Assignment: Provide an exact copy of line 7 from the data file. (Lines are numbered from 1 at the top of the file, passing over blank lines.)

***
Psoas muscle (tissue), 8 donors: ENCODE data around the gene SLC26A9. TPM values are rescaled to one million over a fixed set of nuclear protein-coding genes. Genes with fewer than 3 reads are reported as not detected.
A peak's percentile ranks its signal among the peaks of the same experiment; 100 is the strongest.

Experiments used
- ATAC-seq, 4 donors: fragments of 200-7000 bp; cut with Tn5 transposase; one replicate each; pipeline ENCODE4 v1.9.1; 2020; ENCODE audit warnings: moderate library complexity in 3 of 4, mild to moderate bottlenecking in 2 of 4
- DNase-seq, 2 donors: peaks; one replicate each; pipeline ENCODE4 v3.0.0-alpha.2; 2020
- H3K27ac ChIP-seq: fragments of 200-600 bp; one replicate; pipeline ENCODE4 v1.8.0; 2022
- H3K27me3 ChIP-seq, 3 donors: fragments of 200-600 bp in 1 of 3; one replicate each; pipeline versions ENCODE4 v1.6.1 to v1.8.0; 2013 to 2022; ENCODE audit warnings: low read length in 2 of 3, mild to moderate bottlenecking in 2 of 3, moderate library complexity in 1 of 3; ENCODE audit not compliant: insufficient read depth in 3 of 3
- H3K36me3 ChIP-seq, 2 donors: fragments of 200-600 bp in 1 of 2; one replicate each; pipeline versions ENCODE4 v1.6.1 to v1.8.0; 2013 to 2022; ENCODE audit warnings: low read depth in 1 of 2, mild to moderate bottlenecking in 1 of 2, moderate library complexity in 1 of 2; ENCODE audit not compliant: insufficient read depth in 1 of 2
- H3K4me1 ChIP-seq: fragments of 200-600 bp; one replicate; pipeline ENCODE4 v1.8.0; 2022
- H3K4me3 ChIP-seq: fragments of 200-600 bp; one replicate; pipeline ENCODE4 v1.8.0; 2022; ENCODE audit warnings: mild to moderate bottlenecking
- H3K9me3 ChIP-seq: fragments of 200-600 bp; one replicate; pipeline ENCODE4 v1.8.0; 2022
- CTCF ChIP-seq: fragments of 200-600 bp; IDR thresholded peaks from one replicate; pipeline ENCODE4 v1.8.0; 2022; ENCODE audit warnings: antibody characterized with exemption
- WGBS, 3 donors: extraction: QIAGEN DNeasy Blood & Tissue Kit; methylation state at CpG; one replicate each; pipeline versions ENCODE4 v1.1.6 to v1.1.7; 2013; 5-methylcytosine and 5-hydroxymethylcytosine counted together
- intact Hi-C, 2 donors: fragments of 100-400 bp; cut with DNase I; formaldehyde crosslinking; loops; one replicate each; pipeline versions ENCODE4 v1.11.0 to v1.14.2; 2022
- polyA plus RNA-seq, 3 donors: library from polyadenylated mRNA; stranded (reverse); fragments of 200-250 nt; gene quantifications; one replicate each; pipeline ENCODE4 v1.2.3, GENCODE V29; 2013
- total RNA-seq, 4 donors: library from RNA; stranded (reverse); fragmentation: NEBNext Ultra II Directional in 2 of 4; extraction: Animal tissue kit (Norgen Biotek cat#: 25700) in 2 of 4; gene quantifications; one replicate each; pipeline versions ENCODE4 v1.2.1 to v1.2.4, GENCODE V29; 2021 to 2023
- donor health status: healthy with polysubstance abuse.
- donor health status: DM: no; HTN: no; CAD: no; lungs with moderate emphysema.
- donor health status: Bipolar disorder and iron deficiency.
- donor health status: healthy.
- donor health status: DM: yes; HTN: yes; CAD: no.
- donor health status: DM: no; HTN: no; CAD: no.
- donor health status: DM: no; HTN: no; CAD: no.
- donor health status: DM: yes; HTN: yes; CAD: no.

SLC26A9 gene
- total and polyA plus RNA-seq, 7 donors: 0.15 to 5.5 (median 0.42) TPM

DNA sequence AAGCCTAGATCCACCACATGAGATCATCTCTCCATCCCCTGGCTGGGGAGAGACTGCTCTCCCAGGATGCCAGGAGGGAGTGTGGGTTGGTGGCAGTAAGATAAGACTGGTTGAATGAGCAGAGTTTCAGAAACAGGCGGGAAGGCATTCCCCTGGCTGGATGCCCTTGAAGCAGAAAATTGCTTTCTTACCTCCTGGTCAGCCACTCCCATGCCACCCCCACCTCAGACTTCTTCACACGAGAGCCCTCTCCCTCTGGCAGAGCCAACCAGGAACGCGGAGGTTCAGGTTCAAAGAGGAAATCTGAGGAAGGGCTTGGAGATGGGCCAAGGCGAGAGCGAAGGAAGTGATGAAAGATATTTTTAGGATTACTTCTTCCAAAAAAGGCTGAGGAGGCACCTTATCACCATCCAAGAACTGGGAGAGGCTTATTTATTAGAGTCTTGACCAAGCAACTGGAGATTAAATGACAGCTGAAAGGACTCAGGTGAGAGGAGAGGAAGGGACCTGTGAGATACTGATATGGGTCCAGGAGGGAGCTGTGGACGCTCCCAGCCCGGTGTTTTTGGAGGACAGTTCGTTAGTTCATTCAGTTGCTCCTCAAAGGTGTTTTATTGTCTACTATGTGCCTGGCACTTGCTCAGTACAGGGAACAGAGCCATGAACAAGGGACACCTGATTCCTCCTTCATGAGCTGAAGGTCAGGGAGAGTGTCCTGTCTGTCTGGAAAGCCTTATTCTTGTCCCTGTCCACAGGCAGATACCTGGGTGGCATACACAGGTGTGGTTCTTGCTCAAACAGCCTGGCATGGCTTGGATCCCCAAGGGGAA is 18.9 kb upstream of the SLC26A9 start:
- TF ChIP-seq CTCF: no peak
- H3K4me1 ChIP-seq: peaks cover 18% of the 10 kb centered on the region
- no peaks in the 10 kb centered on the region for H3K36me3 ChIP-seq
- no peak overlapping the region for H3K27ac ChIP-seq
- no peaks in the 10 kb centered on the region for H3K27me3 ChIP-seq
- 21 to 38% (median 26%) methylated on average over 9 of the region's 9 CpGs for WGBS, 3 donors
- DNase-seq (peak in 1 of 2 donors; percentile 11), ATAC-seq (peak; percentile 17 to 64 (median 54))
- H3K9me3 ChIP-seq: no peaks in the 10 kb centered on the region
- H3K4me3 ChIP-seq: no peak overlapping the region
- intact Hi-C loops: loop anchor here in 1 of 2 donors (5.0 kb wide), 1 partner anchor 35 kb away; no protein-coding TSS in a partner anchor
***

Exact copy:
- H3K27me3 ChIP-seq, 3 donors: fragments of 200-600 bp in 1 of 3; one replicate each; pipeline versions ENCODE4 v1.6.1 to v1.8.0; 2013 to 2022; ENCODE audit warnings: low read length in 2 of 3, mild to moderate bottlenecking in 2 of 3, moderate library complexity in 1 of 3; ENCODE audit not compliant: insufficient read depth in 3 of 3